Religion and homeschooling.

One thing that can get difficult for me is that I find I’m one of the few home schooled people who does not identify as Christian. A lot of times I think it’s almost taken for granted that home school kids are always automatically religious. I have nothing against religious home schooling, but I don’t know where I stand religiously/spiritually and would rather have my education be open-ended, geared toward letting me decide versus structured to fit one religious belief system. Learning about different world religions is really interesting to me, though, so I am always happy to study just about anything. I actually wouldn’t even mind if science talked about religion on some level, as long as it was more seen as “here is how science ties into social studies – this religion tends to think X and this religion tends to think Y, so what do you think?” Keep it open-ended with observations, and let students think for themselves.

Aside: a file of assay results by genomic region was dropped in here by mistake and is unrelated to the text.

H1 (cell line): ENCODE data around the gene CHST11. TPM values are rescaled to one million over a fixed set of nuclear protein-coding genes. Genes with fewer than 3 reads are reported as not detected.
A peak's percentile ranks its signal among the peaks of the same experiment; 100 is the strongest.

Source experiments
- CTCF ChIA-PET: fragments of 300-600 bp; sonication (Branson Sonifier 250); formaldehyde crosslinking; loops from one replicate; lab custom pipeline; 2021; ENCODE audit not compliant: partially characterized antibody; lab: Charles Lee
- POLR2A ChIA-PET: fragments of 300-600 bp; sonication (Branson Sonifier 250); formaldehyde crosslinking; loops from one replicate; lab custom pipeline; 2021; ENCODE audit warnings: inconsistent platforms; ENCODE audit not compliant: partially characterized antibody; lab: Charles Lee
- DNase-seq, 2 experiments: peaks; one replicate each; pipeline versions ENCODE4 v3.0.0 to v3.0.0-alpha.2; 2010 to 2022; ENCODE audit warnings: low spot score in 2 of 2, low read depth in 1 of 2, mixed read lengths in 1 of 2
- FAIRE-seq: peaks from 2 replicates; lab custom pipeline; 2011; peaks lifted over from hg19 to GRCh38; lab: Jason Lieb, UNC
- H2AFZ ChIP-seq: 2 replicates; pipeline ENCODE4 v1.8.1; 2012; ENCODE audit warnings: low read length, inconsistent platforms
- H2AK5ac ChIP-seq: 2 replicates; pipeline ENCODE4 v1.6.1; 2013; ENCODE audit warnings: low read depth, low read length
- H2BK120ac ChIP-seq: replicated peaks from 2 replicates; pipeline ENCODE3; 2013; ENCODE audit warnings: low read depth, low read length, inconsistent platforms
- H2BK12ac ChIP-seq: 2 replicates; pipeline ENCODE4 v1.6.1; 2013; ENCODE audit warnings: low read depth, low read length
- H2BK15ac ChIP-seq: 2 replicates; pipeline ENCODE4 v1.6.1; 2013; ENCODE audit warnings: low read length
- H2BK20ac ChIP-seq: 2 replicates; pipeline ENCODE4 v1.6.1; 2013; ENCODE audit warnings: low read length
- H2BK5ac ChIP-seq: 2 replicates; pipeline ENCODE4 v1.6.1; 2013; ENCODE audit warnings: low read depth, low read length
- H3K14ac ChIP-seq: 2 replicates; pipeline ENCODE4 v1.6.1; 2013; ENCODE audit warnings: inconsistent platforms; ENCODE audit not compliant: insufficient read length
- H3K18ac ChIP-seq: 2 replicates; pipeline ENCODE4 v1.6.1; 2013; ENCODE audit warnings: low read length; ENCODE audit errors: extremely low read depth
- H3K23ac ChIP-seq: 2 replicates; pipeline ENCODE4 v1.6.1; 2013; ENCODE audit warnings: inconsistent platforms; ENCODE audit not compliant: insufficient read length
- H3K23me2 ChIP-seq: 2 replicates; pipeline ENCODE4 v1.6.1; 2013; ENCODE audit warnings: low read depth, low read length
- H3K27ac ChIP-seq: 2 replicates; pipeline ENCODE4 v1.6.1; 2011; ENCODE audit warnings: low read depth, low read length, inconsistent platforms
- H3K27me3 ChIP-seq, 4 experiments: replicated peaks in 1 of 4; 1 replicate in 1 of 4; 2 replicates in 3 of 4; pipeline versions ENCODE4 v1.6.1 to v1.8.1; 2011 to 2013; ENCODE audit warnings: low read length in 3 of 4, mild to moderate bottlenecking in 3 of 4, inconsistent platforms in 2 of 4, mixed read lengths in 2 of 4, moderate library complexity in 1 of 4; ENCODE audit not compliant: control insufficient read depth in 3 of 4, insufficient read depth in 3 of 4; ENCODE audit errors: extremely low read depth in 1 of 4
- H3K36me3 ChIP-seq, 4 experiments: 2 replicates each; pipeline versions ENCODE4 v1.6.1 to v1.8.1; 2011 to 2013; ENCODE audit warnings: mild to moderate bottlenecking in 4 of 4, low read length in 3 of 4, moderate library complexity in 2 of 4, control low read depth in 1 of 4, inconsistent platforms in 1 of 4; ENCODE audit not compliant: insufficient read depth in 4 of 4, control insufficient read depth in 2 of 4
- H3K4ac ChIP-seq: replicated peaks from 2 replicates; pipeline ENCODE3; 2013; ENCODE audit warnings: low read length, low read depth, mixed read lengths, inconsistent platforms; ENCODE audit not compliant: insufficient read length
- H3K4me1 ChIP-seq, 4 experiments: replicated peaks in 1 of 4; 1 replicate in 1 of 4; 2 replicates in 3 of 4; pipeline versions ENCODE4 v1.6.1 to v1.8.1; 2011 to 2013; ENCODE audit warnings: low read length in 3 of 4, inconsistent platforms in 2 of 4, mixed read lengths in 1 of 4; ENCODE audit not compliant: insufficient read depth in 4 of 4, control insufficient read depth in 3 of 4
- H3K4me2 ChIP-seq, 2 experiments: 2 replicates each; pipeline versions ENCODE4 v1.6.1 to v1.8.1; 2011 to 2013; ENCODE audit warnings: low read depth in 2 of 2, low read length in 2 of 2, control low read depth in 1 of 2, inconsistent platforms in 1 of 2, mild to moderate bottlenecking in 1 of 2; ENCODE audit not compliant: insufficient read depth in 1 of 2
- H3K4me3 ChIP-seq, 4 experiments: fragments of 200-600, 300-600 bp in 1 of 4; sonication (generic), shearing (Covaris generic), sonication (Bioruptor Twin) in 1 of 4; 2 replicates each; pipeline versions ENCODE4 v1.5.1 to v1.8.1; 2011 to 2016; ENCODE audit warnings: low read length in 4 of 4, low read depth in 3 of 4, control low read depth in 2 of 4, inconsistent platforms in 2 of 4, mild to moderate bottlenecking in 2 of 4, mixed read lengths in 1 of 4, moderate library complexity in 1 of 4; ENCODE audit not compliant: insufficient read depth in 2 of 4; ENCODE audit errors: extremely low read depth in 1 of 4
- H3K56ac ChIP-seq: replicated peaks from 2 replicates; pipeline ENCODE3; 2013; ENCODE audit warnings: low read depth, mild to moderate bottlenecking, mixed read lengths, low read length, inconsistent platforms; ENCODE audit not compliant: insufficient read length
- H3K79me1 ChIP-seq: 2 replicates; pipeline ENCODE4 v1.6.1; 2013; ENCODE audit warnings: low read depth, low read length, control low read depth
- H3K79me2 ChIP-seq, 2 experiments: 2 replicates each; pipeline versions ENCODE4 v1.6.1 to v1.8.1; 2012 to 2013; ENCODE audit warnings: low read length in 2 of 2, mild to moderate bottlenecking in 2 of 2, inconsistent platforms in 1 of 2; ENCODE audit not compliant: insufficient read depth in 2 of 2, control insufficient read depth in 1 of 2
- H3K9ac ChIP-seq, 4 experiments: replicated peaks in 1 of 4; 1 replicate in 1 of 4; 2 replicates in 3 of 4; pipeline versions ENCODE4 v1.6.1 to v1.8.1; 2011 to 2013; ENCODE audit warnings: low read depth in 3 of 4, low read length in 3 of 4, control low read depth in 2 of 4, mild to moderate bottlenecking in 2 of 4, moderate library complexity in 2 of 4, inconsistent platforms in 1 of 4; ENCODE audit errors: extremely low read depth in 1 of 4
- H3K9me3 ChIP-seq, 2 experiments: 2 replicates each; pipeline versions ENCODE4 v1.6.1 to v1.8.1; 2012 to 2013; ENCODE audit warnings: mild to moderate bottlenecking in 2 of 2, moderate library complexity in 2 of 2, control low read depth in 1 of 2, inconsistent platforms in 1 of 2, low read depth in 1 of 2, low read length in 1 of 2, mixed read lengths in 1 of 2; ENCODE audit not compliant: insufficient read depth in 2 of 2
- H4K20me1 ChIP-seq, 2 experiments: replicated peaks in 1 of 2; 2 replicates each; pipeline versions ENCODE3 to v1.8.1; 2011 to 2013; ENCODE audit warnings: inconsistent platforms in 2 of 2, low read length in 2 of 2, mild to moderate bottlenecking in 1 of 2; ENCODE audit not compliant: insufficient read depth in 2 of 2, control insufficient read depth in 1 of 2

At the beginning of this semester, my family and I considered signing me up for an online home school community with kind of volunteer-run courses you could do more at your own pace than in a rigorous academic environment. I was going to sign up for a science class there, but then found out it was mostly going to cover science from a creationist or religious perspective. It’s not innately frustrating to me that this exists, but it is frustrating to me that the class just advertises as “science” rather than “religious science” or “science from a Christian perspective.” The school didn’t state that it was going to be Christian when I first made an account, and yet it definitely was. Being not-Christian in a Christian area, I’ve already faced a lot of rejection for not believing what others believe and it hasn’t been the best for my self-esteem. From that perspective, it has been majorly disappointing to see how many places sort of assume and even enforce those beliefs.